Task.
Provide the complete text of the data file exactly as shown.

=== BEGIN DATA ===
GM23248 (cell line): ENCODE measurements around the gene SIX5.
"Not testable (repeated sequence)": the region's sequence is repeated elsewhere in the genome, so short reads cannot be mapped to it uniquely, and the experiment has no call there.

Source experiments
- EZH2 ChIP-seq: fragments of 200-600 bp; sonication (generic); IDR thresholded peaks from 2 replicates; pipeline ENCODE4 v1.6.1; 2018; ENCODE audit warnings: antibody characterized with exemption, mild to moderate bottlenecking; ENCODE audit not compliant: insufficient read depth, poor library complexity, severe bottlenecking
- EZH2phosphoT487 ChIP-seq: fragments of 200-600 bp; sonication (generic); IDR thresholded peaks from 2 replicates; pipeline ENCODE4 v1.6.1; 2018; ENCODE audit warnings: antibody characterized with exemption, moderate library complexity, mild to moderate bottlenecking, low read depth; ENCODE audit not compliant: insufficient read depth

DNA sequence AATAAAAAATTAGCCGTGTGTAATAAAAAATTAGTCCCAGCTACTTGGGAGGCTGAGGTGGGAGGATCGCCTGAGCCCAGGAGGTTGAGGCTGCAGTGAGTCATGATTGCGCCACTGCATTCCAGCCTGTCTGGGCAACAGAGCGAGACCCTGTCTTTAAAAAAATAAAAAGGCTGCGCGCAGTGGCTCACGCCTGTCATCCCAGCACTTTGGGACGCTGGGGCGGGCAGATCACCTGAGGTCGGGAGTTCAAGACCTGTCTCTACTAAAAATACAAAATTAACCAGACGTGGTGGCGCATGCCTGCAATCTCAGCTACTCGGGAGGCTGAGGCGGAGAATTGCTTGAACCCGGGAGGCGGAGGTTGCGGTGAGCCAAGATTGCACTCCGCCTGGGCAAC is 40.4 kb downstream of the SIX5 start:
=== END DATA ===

GM23248 (cell line): ENCODE measurements around the gene SIX5.
"Not testable (repeated sequence)": the region's sequence is repeated elsewhere in the genome, so short reads cannot be mapped to it uniquely, and the experiment has no call there.

Source experiments
- EZH2 ChIP-seq: fragments of 200-600 bp; sonication (generic); IDR thresholded peaks from 2 replicates; pipeline ENCODE4 v1.6.1; 2018; ENCODE audit warnings: antibody characterized with exemption, mild to moderate bottlenecking; ENCODE audit not compliant: insufficient read depth, poor library complexity, severe bottlenecking
- EZH2phosphoT487 ChIP-seq: fragments of 200-600 bp; sonication (generic); IDR thresholded peaks from 2 replicates; pipeline ENCODE4 v1.6.1; 2018; ENCODE audit warnings: antibody characterized with exemption, moderate library complexity, mild to moderate bottlenecking, low read depth; ENCODE audit not compliant: insufficient read depth

DNA sequence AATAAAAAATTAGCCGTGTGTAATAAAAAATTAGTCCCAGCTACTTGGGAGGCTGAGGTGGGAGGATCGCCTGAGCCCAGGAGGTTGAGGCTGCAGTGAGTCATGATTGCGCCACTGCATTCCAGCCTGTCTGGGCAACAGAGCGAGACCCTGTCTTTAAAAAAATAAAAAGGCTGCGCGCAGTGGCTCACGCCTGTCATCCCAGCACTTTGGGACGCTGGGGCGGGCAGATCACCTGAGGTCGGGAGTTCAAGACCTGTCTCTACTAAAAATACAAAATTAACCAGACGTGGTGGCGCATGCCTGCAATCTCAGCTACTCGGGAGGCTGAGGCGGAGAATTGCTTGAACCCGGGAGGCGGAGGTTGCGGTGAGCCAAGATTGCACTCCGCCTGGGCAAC is 40.4 kb downstream of the SIX5 start: